End of the Road
Monday 12 December 2022
After a long plateau going back twenty years, California gasoline consumption has finally entered decline. The turning point likely offers lessons to other domains, also seeking to kick petrol consumption into decline, or, trying to figure out why doing so is hard. California’s population grew a full 10% from 36 million to 40 million over the ten year period from 2010 to 2020. And the state’s tech-led economy boomed during that time, creating budgetary surpluses. But phased-in gasoline taxes, incentives for purchasers of EV, disincentives for ICE ownership, and a buildout of public transportation eventually produced moderate traction against fuel consumption. The final shove down the stairs came of course from the pandemic. California is unsurprisingly ground zero for the type of flex-work typical within tech companies, and the Golden State embraced work-from-home enthusiastically. Even if you price in a mean reversion to office work, there will likely be a remainder of workers—at least 10% to 15% of the state’s workforce—that adopt flex arrangements permanently.
The turning point brings resolution to a long, historical arc that began nearly a century ago, as fast population growth and cities built around the automobile flourished in the American west, not just Los Angeles. Petrol consumption advanced with few interruptions. Within California, only San Francisco, really, existed as a pre-automobile city having developed originally during the Gold Rush and the Victorian eras. Southern California by contrast would become the American epicenter of a different kind of city, one anchored by suburbs at the core, rather than suburbs on the periphery. Indeed, L.A. was originally marketed on a plan that promised single family home ownership within the city, replete with a yard and a driveway. As a marker for the central place parking itself enjoyed in California planning history, it was not until this year 2022 that the state made significant changes, reducing mandates to developers—freeing them to build residential capacity without parking spaces. And it should be mentioned, apartment and condo building has been robust in Los Angeles in the past decade, and a new, younger group of people have increasingly attempted to make a life in the city without a car.
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Perhaps the most intriguing long term outcome from the decline will arrive in the form of reduced petrol tax revenue to the state. The other side of the ledger in California’s car culture has meant, for a very long time, tidal waves of growing tax revenues from petrol sales. And when the state began to contemplate higher petrol taxes, it modeled that eventually gas tax revenues would decline. The boosted gas tax regime was in fact part of a mitigation plan that would give the state a kind of running start, before gas tax revenues finally turned down. Going forward, California will need to be creative in how it manages its vast network of highways, or really, the punishing cost of maintaining them, as the EV era unfolds and comes to dominate the state’s vehicle fleet. One possibility: the state moving to a VMT tax (vehicles miles traveled).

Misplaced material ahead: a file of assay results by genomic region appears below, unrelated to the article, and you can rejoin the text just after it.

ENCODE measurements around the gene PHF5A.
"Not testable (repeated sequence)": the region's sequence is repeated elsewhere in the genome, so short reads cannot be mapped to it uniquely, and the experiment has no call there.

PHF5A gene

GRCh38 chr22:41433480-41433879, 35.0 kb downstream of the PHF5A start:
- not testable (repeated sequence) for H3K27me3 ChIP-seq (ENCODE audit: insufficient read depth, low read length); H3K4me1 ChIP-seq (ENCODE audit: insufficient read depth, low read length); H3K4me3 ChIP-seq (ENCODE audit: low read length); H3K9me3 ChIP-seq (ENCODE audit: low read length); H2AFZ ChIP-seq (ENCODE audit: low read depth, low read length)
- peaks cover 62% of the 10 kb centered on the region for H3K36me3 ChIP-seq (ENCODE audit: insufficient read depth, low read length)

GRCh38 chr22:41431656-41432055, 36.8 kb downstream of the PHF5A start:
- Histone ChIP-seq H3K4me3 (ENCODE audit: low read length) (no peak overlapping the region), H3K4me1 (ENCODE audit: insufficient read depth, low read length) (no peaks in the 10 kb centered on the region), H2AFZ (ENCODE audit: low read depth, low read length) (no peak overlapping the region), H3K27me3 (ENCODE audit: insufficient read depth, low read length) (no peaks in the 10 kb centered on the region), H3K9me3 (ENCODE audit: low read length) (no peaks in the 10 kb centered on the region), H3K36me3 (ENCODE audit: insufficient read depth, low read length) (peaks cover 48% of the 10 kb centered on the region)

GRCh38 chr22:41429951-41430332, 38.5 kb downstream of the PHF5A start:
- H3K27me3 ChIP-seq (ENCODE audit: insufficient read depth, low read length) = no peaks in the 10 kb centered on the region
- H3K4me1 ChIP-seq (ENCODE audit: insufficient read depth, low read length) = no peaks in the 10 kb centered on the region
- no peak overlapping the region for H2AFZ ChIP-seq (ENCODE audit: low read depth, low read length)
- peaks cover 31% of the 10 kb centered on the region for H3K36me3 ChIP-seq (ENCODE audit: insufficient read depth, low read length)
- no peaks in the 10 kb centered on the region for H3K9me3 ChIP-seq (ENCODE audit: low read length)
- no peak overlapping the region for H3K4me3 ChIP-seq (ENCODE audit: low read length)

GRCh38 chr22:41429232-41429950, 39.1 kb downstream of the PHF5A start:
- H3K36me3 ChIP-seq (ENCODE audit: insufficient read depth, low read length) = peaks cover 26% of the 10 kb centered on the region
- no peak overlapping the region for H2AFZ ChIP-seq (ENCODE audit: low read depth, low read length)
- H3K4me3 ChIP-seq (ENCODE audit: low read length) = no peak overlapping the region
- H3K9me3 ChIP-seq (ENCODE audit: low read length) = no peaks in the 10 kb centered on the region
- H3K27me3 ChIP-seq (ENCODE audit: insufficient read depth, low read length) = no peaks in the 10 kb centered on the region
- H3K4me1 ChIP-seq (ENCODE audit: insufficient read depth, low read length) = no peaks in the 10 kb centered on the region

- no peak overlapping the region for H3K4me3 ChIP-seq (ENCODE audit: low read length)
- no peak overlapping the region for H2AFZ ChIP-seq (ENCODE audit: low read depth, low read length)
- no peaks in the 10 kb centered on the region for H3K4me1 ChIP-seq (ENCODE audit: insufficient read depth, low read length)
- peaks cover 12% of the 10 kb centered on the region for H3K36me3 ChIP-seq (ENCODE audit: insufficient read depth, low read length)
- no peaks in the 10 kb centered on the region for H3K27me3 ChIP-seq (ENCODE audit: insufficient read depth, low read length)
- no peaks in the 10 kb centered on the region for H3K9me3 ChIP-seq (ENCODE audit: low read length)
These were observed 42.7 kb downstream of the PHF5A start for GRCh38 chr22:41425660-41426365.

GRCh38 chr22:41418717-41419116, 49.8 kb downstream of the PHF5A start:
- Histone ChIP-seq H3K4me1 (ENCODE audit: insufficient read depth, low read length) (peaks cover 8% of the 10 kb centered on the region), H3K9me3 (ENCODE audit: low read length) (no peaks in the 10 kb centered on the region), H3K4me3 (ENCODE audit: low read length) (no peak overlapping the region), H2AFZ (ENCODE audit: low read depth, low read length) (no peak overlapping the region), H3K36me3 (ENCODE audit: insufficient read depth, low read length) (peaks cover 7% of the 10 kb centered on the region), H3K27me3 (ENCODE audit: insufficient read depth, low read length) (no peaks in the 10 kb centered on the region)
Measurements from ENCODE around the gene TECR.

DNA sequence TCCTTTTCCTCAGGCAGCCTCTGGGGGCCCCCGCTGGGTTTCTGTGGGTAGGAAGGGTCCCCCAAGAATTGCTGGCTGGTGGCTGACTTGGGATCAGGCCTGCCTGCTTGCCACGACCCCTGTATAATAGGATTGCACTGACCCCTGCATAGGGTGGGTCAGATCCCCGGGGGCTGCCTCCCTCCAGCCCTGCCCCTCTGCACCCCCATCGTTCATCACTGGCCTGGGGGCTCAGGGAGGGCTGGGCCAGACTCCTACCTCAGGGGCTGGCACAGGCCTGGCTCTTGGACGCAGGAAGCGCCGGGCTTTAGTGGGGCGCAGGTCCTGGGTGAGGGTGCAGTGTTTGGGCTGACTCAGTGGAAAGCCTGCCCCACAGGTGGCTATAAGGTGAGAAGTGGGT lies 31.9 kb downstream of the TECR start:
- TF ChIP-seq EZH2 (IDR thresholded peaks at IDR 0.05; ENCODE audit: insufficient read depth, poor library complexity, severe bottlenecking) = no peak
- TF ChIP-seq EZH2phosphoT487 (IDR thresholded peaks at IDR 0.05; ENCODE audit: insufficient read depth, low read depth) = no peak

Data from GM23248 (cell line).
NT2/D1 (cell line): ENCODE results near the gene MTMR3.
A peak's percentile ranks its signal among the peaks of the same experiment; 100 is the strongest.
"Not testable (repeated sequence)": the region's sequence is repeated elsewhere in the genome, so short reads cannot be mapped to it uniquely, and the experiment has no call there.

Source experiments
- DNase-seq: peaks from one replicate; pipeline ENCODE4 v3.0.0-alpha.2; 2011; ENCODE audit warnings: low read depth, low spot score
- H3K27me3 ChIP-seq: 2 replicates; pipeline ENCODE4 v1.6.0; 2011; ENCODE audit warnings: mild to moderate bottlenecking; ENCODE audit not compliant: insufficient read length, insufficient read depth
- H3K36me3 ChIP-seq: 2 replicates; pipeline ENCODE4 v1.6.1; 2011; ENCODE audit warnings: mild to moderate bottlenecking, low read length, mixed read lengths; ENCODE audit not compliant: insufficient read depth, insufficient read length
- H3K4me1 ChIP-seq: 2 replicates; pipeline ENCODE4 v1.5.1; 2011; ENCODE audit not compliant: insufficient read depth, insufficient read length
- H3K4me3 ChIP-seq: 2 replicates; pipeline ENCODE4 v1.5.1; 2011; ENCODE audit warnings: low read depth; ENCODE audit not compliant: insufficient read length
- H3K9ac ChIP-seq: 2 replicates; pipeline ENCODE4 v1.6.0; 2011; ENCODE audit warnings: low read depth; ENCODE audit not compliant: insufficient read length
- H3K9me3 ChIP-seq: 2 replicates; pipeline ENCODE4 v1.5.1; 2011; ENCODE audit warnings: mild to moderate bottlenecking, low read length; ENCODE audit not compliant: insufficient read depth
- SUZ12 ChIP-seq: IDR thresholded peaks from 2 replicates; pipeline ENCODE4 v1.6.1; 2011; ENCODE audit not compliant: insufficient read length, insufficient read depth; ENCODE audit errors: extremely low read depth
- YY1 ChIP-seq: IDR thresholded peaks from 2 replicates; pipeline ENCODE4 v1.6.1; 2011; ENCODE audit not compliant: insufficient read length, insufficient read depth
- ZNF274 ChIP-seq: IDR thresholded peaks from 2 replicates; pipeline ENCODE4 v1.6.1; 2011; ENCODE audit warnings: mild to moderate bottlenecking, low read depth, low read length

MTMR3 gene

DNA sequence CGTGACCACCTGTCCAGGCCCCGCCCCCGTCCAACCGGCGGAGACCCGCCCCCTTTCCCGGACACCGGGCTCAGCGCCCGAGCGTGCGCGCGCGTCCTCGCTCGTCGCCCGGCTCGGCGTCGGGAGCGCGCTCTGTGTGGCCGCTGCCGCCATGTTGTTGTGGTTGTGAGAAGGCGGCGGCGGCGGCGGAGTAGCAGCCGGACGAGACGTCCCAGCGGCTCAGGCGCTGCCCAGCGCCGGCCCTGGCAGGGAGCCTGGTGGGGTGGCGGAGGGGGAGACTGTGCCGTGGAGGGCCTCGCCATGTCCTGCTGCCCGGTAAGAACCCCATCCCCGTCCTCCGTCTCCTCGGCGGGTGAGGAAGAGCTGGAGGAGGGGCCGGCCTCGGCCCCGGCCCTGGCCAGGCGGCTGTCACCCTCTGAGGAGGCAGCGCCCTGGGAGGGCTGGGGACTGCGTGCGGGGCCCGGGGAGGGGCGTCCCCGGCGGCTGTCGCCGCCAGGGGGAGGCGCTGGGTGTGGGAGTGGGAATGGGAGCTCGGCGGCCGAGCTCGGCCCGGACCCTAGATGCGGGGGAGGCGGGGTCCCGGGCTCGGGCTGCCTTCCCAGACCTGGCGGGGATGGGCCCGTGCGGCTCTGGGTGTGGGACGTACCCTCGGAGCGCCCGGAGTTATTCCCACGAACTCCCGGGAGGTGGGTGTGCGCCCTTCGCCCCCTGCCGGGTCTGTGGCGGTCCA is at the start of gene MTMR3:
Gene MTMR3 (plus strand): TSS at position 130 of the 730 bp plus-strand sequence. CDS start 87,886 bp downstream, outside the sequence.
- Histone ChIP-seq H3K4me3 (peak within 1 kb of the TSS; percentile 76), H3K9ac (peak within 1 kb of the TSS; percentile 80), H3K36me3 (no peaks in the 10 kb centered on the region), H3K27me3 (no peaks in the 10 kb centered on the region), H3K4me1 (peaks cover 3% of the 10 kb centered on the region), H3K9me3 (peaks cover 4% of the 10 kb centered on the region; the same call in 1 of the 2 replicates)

The peak in ICE sales, now anchored to the year 2016 via quickly advancing sales of EV, is now a key part of the state’s petrol trajectory. On the chart below, you can see the decline and how it’s proceeding. ICE sales are on course to be down 32% from the peak through the end of this year.
From a total fleet perspective, the aggregate plug-in count still looks quite small, and had only reached over 800,000 on-road units by the end of 2021, in a total state fleet of over 30,000,000. What’s important to recognize here, however, is that combined with all the other factors, including small net outward migration of the population (California lost a congressional seat in the 2020 census), the state stopped adding to its ICE fleet years ago. Hence, there is simply no growth driver for higher levels of gasoline consumption. Now consider that plug-in sales will nearly reach 19% share of the market this year (315,000 plug-in units in a 1,700,000 total market) and you can see how a drag, and now a decline, would set in on the state’s petrol demand.
But the decline will not be rapid, and will not be steep.
EV adoption alone will not produce road fuel demand declines in any domain, absent other contributing factors, until market share gets to much higher levels. The existing ICE fleet always looms as a kind of expansionary, or contractionary, force on petrol demand depending on booms and busts in the economy, and yes, on rare factors like a pandemic which leads to a change in workplace commuting. All that said, the hurdles to a resumed growth phase in California gasoline demand are many, and imposing.
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